By Joseph Walker
The blow came hard and fast to my face. The unmentionable, unprintable word had barely escaped my lips when I felt the sting of my father’s open hand against my cheek.
We stood there, the three of us, unsure of what to do or what to say. We had never been in this situation before, so it wasn’t like we had precedent to guide us.
Mom had provoked me – or at least, in my teenage mind I thought she had. And that possibility is not completely unimaginable. Mom wasn’t Donna Reed, Harriet Nelson or any of the other TV Mothers Who Always Knew Best – or at the very least, better than their kids.
Mom didn’t wear a perfectly crisp house dress – she preferred moo-moos. Her toast wasn’t always a perfect golden brown – more often than not, it was a little black around the edges. She didn’t handle Dad perfectly, with kid gloves and a knowing wink – sometimes she gave him heck. And when her children needed discipline or correction, there were no parables, object lessons or perfectly chosen words – she read us the riot act.
Sometimes . . . uh . . . shall we say, colorfully?
Which is what I remember happening that spring evening, although to be honest I’m a little fuzzy on the details. I just know that we were standing near the front door of the condominium in which we lived, and Mom and I were . . . you know . . . confronting. For some reason, Dad was hovering nearby, although as usual he wasn’t fully engaged in the conversation.
Until I called Mom a . . . um . . . well . . . you know . . . something awful.
Now, I don’t want you to think Mom and I were dysfunctional. We had a sweet relationship. I was her baby. She loved me, and I loved her. We were probably closer than most moms are with their 17-year-old sons. But occasionally all of that feeling bubbled over.
This time, however, I had crossed a line, and I knew it. I regretted it even before I finished saying it. So when Dad struck me – the first and only time I remember him ever doing so – I actually hurt more for what I had said than for what Dad had done.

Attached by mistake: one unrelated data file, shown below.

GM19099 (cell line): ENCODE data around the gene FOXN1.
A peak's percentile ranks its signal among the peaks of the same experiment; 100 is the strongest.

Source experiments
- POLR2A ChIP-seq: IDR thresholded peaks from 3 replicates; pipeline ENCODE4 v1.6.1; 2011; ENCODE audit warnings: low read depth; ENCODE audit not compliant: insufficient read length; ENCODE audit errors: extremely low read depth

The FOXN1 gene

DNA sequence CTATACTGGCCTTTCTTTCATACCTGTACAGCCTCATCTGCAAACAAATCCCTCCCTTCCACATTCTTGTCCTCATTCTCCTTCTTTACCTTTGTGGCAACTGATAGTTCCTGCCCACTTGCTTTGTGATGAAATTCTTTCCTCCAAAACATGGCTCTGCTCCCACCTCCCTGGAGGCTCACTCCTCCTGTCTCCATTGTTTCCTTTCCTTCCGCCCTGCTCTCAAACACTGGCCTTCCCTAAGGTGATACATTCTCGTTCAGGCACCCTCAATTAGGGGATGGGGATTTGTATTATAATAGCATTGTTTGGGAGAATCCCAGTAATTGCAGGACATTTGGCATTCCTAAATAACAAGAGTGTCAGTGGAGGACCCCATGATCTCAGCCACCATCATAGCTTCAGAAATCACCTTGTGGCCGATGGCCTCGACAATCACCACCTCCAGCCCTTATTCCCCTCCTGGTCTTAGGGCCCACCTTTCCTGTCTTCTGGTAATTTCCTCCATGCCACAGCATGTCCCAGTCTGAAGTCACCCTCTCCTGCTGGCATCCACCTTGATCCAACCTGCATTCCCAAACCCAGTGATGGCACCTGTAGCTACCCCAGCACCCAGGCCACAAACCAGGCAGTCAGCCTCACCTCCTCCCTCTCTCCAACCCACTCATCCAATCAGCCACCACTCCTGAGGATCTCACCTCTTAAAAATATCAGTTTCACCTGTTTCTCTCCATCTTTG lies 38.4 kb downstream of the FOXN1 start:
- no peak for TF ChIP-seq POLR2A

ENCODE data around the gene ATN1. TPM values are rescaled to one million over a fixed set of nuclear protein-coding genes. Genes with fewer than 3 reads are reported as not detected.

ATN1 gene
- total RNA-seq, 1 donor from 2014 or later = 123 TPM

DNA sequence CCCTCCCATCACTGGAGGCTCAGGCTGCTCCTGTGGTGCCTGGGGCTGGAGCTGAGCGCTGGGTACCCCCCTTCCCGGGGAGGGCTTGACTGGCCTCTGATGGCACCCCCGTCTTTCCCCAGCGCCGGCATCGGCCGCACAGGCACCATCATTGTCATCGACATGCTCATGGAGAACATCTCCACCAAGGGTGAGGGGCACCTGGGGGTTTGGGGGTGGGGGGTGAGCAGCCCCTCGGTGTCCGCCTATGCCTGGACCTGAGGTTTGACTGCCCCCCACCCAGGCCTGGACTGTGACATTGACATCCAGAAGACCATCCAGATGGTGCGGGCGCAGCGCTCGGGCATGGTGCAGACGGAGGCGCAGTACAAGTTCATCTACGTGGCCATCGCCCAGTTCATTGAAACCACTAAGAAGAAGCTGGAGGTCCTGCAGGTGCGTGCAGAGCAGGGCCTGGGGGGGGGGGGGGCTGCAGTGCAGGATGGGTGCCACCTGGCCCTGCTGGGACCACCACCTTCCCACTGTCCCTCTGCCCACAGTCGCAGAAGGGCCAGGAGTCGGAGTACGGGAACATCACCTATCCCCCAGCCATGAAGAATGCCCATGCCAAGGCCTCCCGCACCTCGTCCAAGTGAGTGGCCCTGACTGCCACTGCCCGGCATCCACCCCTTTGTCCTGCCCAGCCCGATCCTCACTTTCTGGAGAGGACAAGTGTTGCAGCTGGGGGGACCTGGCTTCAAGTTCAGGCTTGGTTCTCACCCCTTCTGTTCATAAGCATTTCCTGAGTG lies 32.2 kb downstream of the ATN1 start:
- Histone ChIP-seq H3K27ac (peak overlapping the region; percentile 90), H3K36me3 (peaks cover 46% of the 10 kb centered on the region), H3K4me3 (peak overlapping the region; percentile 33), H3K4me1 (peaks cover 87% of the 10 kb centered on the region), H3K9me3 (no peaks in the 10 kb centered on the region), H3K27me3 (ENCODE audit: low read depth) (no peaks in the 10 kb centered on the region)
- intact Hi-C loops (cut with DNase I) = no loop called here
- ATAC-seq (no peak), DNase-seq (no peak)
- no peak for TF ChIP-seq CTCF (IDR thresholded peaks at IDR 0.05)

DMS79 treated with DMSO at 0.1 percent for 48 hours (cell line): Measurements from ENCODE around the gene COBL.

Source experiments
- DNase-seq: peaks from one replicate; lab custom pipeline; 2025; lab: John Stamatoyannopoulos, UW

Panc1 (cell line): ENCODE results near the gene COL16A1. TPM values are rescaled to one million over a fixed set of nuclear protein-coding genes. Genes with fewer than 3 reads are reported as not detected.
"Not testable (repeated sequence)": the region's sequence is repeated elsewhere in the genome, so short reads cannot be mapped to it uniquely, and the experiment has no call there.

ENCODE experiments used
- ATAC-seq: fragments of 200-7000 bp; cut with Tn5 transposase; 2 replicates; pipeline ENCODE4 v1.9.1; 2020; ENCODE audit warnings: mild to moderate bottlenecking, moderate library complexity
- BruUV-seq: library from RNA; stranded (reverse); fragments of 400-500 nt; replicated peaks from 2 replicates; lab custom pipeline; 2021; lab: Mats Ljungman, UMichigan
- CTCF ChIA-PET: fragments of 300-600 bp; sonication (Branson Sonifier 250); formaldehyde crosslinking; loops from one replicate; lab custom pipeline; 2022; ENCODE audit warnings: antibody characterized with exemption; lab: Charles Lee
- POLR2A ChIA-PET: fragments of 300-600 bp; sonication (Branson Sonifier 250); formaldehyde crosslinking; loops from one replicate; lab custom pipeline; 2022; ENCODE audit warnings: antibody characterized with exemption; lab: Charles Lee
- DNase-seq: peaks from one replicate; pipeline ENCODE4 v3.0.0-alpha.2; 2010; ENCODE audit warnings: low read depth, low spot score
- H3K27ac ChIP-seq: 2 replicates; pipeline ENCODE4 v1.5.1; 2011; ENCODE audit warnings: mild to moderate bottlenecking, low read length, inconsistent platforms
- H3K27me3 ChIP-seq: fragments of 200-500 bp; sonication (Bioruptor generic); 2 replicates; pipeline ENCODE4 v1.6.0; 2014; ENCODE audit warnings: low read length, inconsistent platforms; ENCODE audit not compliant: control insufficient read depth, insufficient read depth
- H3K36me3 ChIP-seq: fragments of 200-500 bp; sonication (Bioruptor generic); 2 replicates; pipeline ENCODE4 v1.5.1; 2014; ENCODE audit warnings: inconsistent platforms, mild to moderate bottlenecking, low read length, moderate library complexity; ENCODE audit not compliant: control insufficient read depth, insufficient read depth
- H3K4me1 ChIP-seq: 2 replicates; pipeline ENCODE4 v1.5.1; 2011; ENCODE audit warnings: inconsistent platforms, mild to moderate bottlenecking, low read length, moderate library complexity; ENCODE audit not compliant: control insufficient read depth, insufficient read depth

There were tears in all of our eyes as we stood there – silently, uncertainly. Finally, I spoke. I looked at Dad and said: “I deserved that.”
“Yes,” he said, not harshly, “you did.”
I looked at Mom, whose tears were running freely down her cheeks. I expected to see anger and indignation on her face; instead, I saw hurt and anguish – as much for me as for her. I didn’t know what to say, so I walked to my room, threw myself on my bed – and said nothing.
Within a few minutes I heard my door opening. I almost smiled. Dad was so predictable.
“It’s OK, Dad,” I said without looking. “I understand why you had to do that. I was way out of line.”
“Yes, you were.” I was startled to hear Mom’s emotion-choked voice. “You know better than that. But I was out of line, too, and I’m sorry.”
I turned to see her standing by my bed. Mom wasn’t usually one to apologize easily, so this extension of the peace pipe was . . . disconcerting. “Mom, I should never . . .”
She held up a hand to stop me. “You’re right – you shouldn’t,” she said firmly. “And Dad shouldn’t have handled it the way he did, and he’ll need to apologize to you for that. But I was part of the problem, too. And for that, I just want to apologize.”
I looked at Mom a little differently from that day on. So what if she wasn’t like all of those TV moms, who were all so calm, so cool and so incapable of making mistakes? She was like me. She was real. She was human. Which in my mind made her . . . you know . . . perfect.
Look for Joe's book, "How Can You Mend a Broken Spleen? Home Remedies for an Ailing World." It is available on-line through www.Amazon.com.